Dunleavy Voting Reform (SB 167/HB 286)

Talking Points and How to Contact Your Legislator

What Is House Bill 286/ Senate Bill 167?

SB 167/HB 286 are companion bills, introduced by Gov. Dunleavy, that will make it harder to vote in Alaska, putting our democracy at risk. This bill removes automatic voter registration, prevents voters from using an alternate ID to vote, and prevents family members and friends from helping each other vote.

Why your voice is needed:

Right now we are facing attacks on our Democracy at the local, state, and federal levels. We must stand up now to protect our voices and ensure Democracy stays safe and accessible for all Alaskans. Our Democracy works best when everyone participates, and when our Legislators get comments and calls from Alaskans, it really makes the difference. Just one or two unique comments can sway a decision-maker. You don’t need to be an expert to make a comment. Short and sweet comments are effective.

How You Can Take Action:


  • Find Your Your Legislator

    You can find contact information for your House Member and Alaska State Senator here. Enter your address and scroll down to the bottom of the page. Then make a plan to call or email, OR BOTH! Find Your Legislator>>

  • Make a Plan To Call

    Write down what you want to say, or highlight the talking points you want to speak on. Don’t worry, you don’t need to be an expert. If you call during regular office hours you may reach a staff member, If you call after hours you will likely be leaving a voicemail. Make sure you let them know who you are, and where you live. Telling a personal story is impactful.

  • Prepare an Email

    Use the talking points below to draft an email. Short and sweet emails are impactful. Make sure to include who you are and where you live. Telling a personal story is impactful. Don’t worry! You don’t need to be an expert.

Talking Points:

  • There is no evidence that voter fraud occurred in the last election: these bills are a part of the national trend to put up barriers to voting, a trend that has grown significantly as conspiracy theories have grown about the 2020 election.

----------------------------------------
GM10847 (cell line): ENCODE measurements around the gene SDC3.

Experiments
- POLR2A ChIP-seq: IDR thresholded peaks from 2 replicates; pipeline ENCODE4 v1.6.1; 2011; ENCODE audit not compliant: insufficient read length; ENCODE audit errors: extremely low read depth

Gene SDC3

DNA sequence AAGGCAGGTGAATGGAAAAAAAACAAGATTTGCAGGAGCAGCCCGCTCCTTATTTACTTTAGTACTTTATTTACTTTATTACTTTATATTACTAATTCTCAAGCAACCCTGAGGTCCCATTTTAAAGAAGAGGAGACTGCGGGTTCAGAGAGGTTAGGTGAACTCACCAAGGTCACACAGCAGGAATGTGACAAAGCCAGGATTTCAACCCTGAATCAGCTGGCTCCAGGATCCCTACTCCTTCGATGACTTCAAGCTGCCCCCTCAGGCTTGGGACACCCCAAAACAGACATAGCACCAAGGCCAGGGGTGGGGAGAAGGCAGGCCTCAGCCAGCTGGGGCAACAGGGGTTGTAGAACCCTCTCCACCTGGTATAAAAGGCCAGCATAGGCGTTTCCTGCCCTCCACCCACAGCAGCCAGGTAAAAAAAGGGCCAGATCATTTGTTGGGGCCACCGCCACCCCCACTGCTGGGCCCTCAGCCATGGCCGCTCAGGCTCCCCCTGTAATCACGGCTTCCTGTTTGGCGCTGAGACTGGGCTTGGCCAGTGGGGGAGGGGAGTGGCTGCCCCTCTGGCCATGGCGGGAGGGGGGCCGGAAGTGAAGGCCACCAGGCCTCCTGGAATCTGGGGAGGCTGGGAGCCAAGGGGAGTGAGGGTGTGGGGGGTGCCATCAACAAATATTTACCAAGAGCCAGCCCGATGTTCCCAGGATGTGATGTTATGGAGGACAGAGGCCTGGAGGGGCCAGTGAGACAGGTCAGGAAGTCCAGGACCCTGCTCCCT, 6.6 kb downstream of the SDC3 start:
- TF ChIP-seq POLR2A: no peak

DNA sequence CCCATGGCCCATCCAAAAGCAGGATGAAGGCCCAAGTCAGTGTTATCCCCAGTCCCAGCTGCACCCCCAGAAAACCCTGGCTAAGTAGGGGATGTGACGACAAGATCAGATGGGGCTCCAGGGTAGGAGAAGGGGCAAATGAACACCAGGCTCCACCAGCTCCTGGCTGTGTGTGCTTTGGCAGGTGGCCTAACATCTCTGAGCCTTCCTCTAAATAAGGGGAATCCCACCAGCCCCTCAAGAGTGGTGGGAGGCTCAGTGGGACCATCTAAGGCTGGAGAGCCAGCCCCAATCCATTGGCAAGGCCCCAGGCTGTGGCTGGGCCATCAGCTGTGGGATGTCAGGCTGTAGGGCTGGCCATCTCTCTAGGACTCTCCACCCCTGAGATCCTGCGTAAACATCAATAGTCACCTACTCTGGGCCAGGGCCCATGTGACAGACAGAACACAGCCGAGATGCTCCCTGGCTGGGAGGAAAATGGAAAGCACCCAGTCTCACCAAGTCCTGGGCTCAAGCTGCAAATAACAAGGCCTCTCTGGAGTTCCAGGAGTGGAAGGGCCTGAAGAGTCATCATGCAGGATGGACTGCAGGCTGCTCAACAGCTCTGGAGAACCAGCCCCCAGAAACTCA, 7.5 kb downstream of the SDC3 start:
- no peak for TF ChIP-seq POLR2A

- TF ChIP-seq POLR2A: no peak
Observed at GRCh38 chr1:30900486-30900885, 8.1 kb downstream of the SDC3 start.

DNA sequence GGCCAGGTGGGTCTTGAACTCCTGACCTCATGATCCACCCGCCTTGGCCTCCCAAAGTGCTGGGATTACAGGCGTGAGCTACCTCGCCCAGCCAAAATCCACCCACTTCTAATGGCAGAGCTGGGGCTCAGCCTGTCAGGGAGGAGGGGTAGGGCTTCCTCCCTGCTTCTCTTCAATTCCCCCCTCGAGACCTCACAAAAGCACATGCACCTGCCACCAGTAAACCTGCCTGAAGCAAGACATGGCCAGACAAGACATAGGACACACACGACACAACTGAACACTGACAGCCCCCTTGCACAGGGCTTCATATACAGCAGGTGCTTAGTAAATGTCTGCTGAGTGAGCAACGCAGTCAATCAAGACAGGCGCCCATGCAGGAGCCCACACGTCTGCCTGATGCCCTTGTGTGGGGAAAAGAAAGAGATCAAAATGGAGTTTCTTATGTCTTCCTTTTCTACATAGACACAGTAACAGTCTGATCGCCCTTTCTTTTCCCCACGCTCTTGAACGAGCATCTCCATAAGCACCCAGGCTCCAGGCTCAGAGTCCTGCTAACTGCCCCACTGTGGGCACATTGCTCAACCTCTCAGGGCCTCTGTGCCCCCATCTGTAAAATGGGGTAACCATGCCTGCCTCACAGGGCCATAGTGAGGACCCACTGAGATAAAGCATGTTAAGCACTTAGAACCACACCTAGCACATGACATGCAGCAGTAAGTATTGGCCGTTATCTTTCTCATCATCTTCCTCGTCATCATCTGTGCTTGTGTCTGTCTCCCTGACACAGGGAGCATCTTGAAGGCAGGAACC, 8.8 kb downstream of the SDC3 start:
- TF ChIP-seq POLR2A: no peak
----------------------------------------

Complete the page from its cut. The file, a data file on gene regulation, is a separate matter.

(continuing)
• The bills contain a number of different changes to our election statutes. While some of the ideas, like those relating to ballot curing, appear to be bipartisan reforms, the bills contain numerous constraints on voting in Alaska. The bills package positive reforms with horrible ones: do not be fooled by the poison pill.
  • The bills would eliminate the statute passed by a citizen’s initiative which created an automatic voter registration system when an Alaskan 18 years and older files for their Permanent Fund Dividend. Thousands of Alaskans have been registered to vote due to automatic voter registration. Repealing this will decrease voter registration in Alaska. 
  • The bills also propose to require that signature on an absentee ballot be matched to one on file with the state. If the signatures don’t match, a voter would have two days to verify their ballot. If it’s not verified, their vote is rejected. Voters whose mailed ballots arrive after Election Day may not have an opportunity to verify their ballot if it is flagged for problems. This is another example of ways that voting would be made more difficult and complicated.  
  • These bills would require the state to stringently examine and audit its list of registered voters, setting up the potential for voter purges.  According to the Brennan Center for Justice, “voter purges are an often-flawed process of clean­ing up voter rolls by delet­ing names from regis­tra­tion lists. While updat­ing regis­tra­tion lists as voters die, move, or other­wise become ineligible is neces­sary and import­ant, when done irre­spons­ibly — with bad data or when two voters are confused for the same person — the process can knock eligible voters off the roll en masse, often with little notice. Many voters discover they’re no longer listed only when they arrive at the polling place. As a result, many eligible Amer­ic­ans either don’t vote or are forced to cast provi­sional ballots.”
  • Third-party groups would no longer be able to help voters deliver a completed absentee ballot to a dropbox or mailbox. This means that, for example, voters who are mobility limited and have historically relied on assistance from a caretaker to deliver their ballots to a drop box would no longer be able to.
  • There would be new definitions for election fraud and illegal activity, and new procedures for election observers. This furthers the fraudulent narrative that significant illegality occurs in our election system.
  • There would be a toll-free number where voters could report suspicious activity at the polls, increasing the likelihood that callers can weaponize this service to cultivate suspicious and mistrust around elections in Alaska, and that the state hotline would be flooded with allegations of illegality.

Example Unique Comment:

Dear Elected Official,

My name is Kyla Kosednar and I live in Palmer Alaska. I’m writing to you to let you know that I do not support SB 167/HB 286. During the last election, I voted by mail. Unfortunately the election worker could not match my signature to my ballot and it was rejected. I was notified by the Division of Elections too late to fix my ballot, so my vote was not counted. I support legislation that makes it easier to vote, not harder. Please DO NOT support SB 167/HB 286. 

Thank you, 
Kyla Kosednar, Palmer AK.